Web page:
Weissbier Flavor Chemistry

By Chris Colby

Editor’s Note: This article complements Chris Colby’s article “The Many Ways to Weissbier” that appears in the January/February 2018 issue of Zymurgy

Arguably, the most interesting bit of chemistry relevant to brewing a wheat beer involves the transformation of ferulic acid into 4-vinyl guaiacol—the clove-like phenolic compound in wheat beers. (The chemistry related to ester formation, including the banana-like ester iso-amyl acetate, is the same as in “regular” ales.) A brief look at 4-vinyl guaiacol production, and the structures of a variety of related molecules, is interesting and may be helpful to brewers looking to track the sources of off flavors when they appear.

It Starts with Phenol

Phenol is a ringed molecule with a backbone of six carbon molecules and a hydroxyl group (—OH) attached to one of the carbon atoms. An interesting thing about phenol is that it is very reactive. It reacts with many molecules, especially those prone gaining electrons (electrophiles), in a way such that various chemical groups get attached to the ring.

Phenols play many roles in brewing. Tannins are a type of polyphenol—molecules made of many phenolic sub-units. Some phenolic compounds cause off flavors described as medicinal, Band-Aid, and smoky. And, of course, 4-vinyl guaiacol is a phenolic molecule. Here’s a look at it, some similar molecules, and how they are connected.

Ferulic Acid and p-Coumeric Acid

Ferulic acid and p-coumeric acid are both similar to phenol, but with a —CH=CHCOOH group at the fourth carbon. Ferulic acid additionally has a methoxy group (—OCH3) at the second carbon.

Ferulic acid is the precursor to 4-vinyl guaiacol. It is found in the bran of wheat and barley and released during the mash, especially if the mash includes a ferulic acid rest. During fermentation, it is converted to 4-vinyl guaiacol by the enzyme cinnamate decarboxylase (also called ferulic acid decarboxlase). This enzyme is produced by yeast strains with an active form of the POF gene. These include wheat beer yeast strains, most wine strains, and also many wild yeasts.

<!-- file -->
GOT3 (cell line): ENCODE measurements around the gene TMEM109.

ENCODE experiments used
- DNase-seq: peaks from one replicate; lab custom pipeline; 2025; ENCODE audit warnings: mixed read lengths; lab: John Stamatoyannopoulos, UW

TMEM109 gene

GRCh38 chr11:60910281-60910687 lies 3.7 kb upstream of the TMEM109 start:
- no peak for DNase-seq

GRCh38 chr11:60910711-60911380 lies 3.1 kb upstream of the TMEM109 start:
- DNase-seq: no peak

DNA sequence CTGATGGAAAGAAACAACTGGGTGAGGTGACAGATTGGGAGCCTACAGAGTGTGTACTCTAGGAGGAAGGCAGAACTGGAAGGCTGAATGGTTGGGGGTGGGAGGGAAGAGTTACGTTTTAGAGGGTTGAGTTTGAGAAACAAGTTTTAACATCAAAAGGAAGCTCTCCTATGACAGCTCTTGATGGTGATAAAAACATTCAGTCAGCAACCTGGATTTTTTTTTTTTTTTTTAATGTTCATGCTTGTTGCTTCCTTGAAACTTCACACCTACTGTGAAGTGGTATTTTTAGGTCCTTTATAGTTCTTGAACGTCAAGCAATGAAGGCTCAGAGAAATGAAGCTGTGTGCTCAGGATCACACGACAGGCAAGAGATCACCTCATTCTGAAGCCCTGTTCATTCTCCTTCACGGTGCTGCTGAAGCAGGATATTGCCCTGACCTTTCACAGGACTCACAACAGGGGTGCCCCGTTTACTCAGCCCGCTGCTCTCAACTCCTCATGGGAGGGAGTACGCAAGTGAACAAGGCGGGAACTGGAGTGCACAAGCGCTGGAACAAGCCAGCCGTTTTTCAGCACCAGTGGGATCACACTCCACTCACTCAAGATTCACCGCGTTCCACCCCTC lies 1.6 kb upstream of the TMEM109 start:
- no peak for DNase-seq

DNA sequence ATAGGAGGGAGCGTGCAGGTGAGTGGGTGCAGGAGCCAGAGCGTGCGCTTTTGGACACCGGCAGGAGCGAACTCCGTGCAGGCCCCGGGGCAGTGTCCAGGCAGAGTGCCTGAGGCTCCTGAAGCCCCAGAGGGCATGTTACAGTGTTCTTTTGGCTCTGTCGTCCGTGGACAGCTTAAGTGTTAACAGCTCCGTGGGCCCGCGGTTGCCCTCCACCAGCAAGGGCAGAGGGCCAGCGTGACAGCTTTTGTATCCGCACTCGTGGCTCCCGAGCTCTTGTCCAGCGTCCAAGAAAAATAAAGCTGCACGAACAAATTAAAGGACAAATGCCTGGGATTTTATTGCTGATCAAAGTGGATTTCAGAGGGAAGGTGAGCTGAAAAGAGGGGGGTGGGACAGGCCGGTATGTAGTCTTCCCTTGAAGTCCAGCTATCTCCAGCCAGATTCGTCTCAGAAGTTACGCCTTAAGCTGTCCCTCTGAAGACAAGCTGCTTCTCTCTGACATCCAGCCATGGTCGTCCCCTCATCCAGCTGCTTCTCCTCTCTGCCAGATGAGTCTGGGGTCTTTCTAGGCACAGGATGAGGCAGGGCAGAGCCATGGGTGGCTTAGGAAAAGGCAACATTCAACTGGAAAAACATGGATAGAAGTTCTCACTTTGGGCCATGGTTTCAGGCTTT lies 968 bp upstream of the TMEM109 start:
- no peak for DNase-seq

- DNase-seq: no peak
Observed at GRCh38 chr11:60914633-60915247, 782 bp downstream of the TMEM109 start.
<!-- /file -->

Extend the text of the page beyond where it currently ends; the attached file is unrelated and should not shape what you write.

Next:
The same enzyme can also decarboxylate p-coumeric acid and produce 4-vinyl phenol. Decarboxylate means to remove a carboxyl group (—COOH). p-Coumeric acid is a molecule also found in the bran of wheat.

4-vinyl phenol is a minor flavor component in wheat beer. In normal beers (or wines), if present, it is likely due to contamination from Brettanomyces. By itself, 4-vinyl phenol lends a barnyard or mousy aroma, or a medicinal or Band-Aid-like character.

Interestingly, if you were to remove the hydroxyl group from p-coumeric acid, you would have cinnamic acid, a molecule that smells like honey. If you would then attach an ethyl group (—CH2CH3) to the —CH=CHCOOH residue, you’d have ethyl cinnamate, an important component of the essential oil of cinnamon.

4-vinyl guaiacol is, of course, the most important phenolic molecule in wheat beers. As the chemical name states, it is guaiacol with a vinyl group (—CH=CH2) attached to the fourth carbon. Likewise, 4-vinyl phenol is phenol with a vinyl group attached to the fourth carbon.

4-Ethyl Guaiacol and 4-Ethyl Phenol

The enzyme vinylphenol reductase can reduce (add electrons to) vinyl groups attached to phenol and convert them to ethyl groups. This converts the double bond in the vinyl group to a single bond and two hydrogens “fill in the blanks” left by “open” carbon bonds. 4-ethyl guaiacol is described as spicy, clovy, or smoky (and perhaps even bacon-like). It is considered a desirable component in some wines.

4-ethyl phenol gives roughly the same off odors as 4-vinyl phenol and is considered a fault in wine. It is a component of some Belgian style beers, but it is unwanted in most brews.

Eugenol and Vanillin

Eugenol and vanillin don’t play a role in wheat beer production, but their structures are similar to 4-vinyl guaiacol and they are also flavor-active molecules.

Eugenol is found in the essential oils of nutmeg and cinnamon (as well as basil and bay leaf). It’s the most abundant molecule in the essential oil of cloves. As such it smells like cloves. Interestingly, it differs from 4-vinyl guaiacol only in the addition a carbon (—CH2—) to the residue attached to the fourth carbon on the phenol ring.

Vanillin is an essential oil from the vanilla bean, and (of course) it smells and tastes like vanilla. If you were to change the methoxy group (—OCH3) on the fourth carbon, you’d have ethyl vanillin—a molecule that smells like vanilla, but is stronger than vanillin.

Wheat beers were brewed long before their chemistry was worked out. However, it’s interesting to see that so many flavor-active molecules that appear frequently in brewing share similar structures.

Chris Colby has been a homebrewer since the early 90s, when he studied molecular evolutionary genetics at Boston University. After receiving his PhD in 1997, he briefly worked in educational publishing before becoming a beer writer and editor. He is the author of Home Brew Recipe Bible and is currently editor of Beer and Wine Journal. He lives in Bastrop, Texas, with his wife and many cats.

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